window.dataLayer = window.dataLayer || []; function gtag(){dataLayer.push(arguments);} gtag('js', new Date()); gtag('config', 'UA-55174329-2');

December 2, 2020

He Is Drawn Toward Poverty

No matter how poor our hearts feel, we can still give and receive the greatest gift there is - Love.

Read more

September 1, 2020

4 Key Coping Skills While Grieving

The death of a loved one may deeply impact friends and family.

Read more

June 12, 2020

Isolation vs. Loneliness

Often when we think of loss and grief, we think about the death of someone we love.

Read more

March 23, 2020

The Pandemic of Loss

During this time, we have good reason to be disappointed and frustrated, but we have even better reason to hope, for we serve the God of all comfort and provision.

Read more

February 24, 2020

Q&A in Suicide Loss

PETE BLISS, TH.D., D.MIN.

Q: What are the grief reactions faced by individuals who have experienced a suicide loss?
A: Survivors often experience a wide range of grief reactions, including some or all of the following:

  • Shock is a common immediate reaction. You may feel numb or disoriented, and may have trouble concentrating.
  • Symptoms of depression, including disturbed sleep, loss of appetite, intense sadness, and lack of energy.
  • Anger towards the deceased, another family member, a therapist, or yourself.
  • Relief, particularly if the suicide followed a long and difficult mental illness.
  • Guilt, including thinking, “If only I had.…” Many survivors struggle to understand the reasons for the suicide, asking themselves over and over again: “Why?” Many replay their loved ones’ last days, searching for clues, particularly if they did not see any signs that suicide was imminent. Because suicide is often poorly understood, some survivors feel unfairly victimized by stigma. They may feel that suicide is somehow shameful, or that they or their family are somehow to blame for this tragedy.

Q: What are the complications faced by individuals grieving a suicide loss?
A: There are many complicated issues that can arise simultaneously with a suicide loss, resulting in further trauma. As a result, survivors of suicide loss are generally prone to avoidance. We do not want to discuss our loss, so we suffer in silence. Caregivers, loved ones, and significant others need to be assertive, but not smothering, as they attempt to support survivors on this most difficult journey. Some of the additional complications to suicide loss include:

  • Talking with people about what happened
  • Talking with children
  • Funeral or memorial preparations
  • Legal issues and law enforcement interaction
  • Cause of death ruling delays
  • Family disagreements
  • Financial issues – Debt, Expenses, Income

Q: What was the response of the attendees at the Educational Suicide Loss Series?
A: The response of the attendees was very positive. The majority of attendees indicated that while support groups and individual therapy were needed and effective, they also wanted education on the topic. Several forged strong, healthy and supportive friendships with each other during the course of the series. Some comments included:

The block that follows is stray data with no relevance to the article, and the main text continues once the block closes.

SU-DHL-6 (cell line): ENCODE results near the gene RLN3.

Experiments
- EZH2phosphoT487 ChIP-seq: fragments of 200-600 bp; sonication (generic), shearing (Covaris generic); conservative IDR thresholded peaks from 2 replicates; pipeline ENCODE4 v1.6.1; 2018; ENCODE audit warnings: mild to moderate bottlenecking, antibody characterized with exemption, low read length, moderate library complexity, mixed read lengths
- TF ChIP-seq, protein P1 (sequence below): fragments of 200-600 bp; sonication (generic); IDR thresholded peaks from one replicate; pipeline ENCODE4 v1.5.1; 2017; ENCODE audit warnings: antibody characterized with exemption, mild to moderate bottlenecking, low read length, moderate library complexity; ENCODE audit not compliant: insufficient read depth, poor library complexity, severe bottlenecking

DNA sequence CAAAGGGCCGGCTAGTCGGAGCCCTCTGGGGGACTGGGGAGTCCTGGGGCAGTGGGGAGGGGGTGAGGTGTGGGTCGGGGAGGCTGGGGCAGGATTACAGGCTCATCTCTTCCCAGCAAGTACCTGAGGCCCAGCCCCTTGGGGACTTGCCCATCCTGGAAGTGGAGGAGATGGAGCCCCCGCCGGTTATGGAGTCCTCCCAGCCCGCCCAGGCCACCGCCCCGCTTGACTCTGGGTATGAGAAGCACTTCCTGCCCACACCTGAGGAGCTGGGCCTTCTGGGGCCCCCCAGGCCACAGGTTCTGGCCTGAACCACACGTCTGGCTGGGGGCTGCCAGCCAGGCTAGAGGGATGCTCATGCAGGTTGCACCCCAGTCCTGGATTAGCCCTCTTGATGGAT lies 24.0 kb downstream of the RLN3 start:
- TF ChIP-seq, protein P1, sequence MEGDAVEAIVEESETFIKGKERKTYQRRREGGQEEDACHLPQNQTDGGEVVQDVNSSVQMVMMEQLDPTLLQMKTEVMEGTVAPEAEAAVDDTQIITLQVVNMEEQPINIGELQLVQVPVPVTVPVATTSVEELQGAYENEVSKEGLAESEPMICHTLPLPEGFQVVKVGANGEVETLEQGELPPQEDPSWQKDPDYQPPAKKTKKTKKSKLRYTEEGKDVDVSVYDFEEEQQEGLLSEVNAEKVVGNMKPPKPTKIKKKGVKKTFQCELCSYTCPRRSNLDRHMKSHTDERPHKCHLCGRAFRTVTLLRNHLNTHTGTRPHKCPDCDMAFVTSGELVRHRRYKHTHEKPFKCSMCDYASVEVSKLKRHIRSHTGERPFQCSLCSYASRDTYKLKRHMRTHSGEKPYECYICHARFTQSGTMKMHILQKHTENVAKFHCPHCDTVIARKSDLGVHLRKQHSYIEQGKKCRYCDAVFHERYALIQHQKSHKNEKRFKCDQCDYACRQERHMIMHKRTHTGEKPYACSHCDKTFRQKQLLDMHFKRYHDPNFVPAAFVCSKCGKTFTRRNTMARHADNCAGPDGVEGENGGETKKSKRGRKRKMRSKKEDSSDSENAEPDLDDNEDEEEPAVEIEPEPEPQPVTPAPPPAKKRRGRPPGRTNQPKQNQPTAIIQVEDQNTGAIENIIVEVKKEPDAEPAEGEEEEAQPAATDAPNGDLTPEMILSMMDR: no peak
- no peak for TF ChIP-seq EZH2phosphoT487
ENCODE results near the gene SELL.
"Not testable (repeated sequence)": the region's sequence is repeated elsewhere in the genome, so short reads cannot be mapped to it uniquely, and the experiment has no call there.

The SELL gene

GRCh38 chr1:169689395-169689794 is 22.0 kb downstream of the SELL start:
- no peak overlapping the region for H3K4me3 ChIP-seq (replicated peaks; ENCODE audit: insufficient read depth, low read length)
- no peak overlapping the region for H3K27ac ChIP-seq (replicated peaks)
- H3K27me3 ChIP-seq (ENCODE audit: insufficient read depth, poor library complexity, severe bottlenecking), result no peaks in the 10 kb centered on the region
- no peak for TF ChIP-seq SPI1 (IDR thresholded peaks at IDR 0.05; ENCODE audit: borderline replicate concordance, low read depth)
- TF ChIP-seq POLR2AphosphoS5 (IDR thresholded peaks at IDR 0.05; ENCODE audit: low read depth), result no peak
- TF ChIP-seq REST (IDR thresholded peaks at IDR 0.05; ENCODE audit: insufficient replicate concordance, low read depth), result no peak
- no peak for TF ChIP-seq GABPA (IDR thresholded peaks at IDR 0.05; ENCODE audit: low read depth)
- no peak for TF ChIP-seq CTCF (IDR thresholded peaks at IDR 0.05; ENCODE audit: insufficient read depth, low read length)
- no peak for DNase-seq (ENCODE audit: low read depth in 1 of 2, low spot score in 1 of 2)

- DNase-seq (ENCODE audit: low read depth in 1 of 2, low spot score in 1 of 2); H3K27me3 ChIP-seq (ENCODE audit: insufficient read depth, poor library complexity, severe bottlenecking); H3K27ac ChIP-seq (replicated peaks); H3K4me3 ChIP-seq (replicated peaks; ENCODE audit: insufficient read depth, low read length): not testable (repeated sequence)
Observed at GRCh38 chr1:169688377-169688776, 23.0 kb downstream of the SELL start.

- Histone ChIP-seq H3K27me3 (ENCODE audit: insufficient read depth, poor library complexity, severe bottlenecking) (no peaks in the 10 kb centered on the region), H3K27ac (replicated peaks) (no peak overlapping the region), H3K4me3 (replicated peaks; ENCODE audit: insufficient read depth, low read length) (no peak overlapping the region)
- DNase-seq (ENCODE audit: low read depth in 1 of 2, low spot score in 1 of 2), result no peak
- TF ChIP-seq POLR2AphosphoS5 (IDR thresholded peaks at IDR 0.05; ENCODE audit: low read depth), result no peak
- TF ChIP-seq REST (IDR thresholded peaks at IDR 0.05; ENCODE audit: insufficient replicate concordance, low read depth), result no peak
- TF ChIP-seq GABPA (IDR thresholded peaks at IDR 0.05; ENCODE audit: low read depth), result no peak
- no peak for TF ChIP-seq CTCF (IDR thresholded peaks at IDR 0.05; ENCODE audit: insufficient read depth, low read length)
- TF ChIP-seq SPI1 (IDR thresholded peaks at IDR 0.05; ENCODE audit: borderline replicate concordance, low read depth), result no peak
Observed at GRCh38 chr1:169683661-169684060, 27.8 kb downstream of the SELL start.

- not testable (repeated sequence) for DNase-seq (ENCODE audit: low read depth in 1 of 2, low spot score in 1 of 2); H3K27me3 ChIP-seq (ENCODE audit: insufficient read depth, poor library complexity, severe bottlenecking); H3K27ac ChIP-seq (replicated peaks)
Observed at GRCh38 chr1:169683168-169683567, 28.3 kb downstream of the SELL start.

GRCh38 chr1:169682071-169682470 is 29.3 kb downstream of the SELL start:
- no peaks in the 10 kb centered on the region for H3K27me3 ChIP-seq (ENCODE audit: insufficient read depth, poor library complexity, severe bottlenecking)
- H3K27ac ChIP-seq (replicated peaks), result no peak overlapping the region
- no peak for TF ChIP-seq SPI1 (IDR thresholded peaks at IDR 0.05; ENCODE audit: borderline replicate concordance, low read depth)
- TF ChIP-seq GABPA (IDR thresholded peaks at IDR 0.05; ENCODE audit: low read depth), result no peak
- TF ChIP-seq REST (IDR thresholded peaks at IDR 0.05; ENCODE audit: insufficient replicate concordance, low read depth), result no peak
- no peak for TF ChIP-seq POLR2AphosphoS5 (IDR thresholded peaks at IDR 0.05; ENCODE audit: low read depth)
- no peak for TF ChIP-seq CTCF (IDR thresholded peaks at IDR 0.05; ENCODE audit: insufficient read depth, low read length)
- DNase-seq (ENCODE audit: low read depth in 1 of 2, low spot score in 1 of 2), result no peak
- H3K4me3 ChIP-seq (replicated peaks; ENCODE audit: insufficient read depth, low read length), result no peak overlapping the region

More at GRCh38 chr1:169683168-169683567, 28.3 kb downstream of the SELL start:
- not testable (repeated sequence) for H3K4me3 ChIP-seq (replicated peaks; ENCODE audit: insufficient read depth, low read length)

“Session 3 explaining the suicidal mind confirmed my thoughts about my son’s spiral into irrational thinking. The last session emphasizing gratitude and acceptance hit home. I will never be able to turn back time but I can live life for him and keep his memory alive for his children and me. Thank you for presenting a difficult yet informative series.”

“I really appreciated and connected with this group. Everything was presented from a totally different aspect. We all know we lost someone we love, but in the grieving process, it is hard to understand the workings of the mind and the “whys.” We just can’t grasp that they left us in such a tragic way. This group and the teachings taught me that when sharing with others, our pain eases somewhat. I feel I now have a better view inside a person that makes suicide the only option to ease the pain that he/she are bombarded with on an ongoing basis. I looked around the room
and saw pain, tears, compassion, courage, hope and a future.”

Q: Are there any resources that you recommend for individuals grieving a suicide loss?
A: We launched the long-awaited Cuyahoga County Survivors of Suicide Loss in July, which will be a very valuable local resource. Several websites have an abundance of valuable, practical information for loss survivors:

Cornerstone of Hope offers structured grief support groups as well as educational series led by professional facilitators.

Cleveland Location:
Suicide Loss Monthly Series |  Learn More
Friday Night Suicide Loss Education Series |  Learn More
Suicide Support Groups  |  Learn More

Columbus Location:
Suicide Support Groups –  Learn More


Pete Bliss is the Founder/Coordinator, Cuyahoga County Suicide Postvention Response Team, which partners with the Cuyahoga County Medical Examiner’s Office to reach out to those most immediately impacted by suicide loss. He regularly provides suicide prevention and loss response training for law enforcement teams, first responders, and a wide array of other community service providers.

January 28, 2020

When a Celebrity Dies

There is no right way to grieve. It is ok to feel immense sadness.

Read more

August 30, 2019

Grief And Your Child

When we can talk about our feelings, they become less overwhelming, less upsetting, and less scary. The people we trust with that important talk can help us know that we are not alone. - Mr. Rogers

Read more